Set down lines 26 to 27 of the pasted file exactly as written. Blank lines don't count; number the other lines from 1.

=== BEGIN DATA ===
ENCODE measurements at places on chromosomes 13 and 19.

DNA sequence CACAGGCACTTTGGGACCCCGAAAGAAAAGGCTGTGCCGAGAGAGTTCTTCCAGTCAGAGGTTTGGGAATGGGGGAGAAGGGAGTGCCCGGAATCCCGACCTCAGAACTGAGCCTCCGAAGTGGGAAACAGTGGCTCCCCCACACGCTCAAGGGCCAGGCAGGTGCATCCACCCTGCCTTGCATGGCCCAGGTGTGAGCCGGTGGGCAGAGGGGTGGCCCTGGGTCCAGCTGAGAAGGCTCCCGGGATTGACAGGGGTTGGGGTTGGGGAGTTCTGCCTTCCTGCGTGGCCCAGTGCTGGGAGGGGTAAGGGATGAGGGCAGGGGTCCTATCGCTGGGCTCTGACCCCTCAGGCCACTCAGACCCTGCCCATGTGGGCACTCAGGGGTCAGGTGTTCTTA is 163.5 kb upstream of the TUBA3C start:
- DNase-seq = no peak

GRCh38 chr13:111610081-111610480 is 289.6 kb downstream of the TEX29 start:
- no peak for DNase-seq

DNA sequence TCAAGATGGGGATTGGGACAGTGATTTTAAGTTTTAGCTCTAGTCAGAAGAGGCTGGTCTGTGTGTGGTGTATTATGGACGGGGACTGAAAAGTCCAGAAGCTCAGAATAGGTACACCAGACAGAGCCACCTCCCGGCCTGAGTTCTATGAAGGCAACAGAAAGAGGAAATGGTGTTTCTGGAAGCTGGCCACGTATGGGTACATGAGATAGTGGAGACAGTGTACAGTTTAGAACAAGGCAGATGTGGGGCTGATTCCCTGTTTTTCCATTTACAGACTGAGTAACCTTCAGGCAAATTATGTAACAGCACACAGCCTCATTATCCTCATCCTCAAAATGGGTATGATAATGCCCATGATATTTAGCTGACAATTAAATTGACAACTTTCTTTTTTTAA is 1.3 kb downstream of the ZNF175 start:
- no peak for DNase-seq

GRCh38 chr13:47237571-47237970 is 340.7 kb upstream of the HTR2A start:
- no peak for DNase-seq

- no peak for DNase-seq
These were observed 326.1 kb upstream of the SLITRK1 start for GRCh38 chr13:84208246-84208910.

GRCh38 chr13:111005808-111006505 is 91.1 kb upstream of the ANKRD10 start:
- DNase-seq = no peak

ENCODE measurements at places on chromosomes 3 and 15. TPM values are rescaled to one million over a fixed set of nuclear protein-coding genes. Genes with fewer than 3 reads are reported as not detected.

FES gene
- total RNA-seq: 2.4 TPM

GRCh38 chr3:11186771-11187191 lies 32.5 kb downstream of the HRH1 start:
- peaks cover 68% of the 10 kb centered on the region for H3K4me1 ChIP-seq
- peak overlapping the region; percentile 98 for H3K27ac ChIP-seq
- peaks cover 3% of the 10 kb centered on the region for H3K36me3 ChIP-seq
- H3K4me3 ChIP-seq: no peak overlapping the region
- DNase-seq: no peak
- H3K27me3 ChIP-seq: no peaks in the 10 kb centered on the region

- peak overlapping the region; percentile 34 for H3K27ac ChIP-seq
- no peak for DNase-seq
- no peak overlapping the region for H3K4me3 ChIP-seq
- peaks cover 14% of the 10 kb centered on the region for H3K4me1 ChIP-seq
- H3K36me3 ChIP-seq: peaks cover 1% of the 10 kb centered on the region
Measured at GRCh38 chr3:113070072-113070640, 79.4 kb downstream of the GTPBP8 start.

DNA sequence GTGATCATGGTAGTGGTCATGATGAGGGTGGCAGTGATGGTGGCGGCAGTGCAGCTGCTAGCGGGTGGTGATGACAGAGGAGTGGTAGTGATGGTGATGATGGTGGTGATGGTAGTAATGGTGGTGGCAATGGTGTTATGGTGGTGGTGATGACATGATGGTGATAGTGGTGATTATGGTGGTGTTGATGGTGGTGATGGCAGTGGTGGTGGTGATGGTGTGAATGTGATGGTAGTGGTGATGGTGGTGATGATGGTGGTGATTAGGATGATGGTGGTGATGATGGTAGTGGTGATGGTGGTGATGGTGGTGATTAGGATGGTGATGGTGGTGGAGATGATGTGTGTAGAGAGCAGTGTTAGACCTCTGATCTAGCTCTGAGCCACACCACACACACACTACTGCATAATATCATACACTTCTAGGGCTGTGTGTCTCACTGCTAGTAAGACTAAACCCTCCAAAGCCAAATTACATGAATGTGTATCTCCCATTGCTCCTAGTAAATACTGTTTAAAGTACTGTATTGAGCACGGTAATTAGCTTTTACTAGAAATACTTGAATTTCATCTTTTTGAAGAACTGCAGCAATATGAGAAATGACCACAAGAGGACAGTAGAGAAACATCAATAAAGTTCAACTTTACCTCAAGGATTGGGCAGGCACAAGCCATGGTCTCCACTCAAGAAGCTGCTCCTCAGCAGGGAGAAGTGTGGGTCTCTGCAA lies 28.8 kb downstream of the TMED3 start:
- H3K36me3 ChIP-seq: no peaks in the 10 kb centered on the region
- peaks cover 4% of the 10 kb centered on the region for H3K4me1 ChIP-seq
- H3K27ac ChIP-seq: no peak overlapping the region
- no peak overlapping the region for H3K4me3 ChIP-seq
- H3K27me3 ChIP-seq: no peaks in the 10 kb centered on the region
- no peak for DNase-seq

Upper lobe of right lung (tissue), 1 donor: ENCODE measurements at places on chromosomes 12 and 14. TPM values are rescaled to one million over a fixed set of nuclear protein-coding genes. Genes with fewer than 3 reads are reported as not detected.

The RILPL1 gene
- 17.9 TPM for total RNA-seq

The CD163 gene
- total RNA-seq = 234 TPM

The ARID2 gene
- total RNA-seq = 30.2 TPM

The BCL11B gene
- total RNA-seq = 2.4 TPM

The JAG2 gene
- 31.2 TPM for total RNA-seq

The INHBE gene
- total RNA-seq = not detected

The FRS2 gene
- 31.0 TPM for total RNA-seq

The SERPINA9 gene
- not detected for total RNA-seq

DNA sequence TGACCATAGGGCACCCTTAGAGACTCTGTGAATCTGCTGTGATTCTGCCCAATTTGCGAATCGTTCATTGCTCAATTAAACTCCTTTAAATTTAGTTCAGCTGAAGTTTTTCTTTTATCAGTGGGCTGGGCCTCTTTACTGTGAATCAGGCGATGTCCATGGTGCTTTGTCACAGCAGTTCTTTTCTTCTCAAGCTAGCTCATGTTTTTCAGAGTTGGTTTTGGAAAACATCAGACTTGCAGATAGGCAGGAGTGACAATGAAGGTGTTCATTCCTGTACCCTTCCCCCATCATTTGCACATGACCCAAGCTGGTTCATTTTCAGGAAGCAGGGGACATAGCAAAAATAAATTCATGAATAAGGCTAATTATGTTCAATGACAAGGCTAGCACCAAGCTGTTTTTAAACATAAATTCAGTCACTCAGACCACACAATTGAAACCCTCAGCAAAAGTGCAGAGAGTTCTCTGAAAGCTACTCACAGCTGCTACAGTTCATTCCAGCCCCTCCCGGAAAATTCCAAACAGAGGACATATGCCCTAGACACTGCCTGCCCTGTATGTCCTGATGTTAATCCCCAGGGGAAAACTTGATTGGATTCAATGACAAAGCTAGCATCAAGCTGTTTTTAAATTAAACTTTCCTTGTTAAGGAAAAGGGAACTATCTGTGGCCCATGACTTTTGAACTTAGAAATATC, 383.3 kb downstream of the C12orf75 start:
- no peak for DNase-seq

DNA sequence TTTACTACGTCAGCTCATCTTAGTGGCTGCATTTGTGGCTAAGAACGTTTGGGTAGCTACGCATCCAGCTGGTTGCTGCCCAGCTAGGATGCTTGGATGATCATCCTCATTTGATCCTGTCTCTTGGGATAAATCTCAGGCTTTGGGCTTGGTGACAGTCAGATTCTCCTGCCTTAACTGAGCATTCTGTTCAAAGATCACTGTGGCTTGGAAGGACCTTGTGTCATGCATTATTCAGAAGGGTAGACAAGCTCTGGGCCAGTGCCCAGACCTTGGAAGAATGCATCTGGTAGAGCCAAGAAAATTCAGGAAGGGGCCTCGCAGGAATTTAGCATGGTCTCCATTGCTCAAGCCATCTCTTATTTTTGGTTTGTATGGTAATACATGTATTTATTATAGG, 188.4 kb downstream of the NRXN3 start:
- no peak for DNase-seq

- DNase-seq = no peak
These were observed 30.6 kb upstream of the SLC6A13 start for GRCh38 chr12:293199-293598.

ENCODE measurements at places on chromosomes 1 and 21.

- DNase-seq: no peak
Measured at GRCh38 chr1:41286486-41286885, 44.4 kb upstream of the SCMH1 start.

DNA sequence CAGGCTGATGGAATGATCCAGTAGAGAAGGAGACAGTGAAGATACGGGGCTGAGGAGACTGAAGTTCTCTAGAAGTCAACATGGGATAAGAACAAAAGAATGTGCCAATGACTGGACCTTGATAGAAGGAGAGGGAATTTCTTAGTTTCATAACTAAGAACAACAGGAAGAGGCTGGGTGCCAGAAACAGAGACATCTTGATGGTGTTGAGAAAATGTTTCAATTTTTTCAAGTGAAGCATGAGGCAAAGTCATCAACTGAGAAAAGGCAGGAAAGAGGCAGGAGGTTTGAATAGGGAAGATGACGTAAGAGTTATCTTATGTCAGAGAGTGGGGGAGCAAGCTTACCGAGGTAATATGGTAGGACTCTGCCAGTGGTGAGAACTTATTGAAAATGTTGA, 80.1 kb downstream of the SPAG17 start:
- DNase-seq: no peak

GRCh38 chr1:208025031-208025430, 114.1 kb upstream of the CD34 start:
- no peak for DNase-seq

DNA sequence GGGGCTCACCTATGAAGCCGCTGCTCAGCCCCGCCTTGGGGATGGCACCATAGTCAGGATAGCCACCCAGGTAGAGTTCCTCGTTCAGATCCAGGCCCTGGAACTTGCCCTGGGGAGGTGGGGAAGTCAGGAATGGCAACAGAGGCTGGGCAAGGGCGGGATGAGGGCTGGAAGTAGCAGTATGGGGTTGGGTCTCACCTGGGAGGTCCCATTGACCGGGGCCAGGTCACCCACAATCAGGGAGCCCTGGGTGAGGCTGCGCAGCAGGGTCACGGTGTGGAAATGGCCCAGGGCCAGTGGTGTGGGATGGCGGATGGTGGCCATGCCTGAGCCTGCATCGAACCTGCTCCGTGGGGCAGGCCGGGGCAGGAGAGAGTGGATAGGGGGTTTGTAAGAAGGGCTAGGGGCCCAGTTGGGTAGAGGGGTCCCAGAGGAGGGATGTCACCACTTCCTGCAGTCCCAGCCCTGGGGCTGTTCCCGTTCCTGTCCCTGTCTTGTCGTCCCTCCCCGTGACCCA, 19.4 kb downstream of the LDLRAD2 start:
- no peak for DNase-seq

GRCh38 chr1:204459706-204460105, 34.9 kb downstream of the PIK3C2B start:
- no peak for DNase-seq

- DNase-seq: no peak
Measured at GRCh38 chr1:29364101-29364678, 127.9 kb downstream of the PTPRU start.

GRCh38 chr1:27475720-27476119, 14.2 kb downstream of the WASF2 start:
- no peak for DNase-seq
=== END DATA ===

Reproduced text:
- no peak overlapping the region for H3K4me3 ChIP-seq
- peaks cover 14% of the 10 kb centered on the region for H3K4me1 ChIP-seq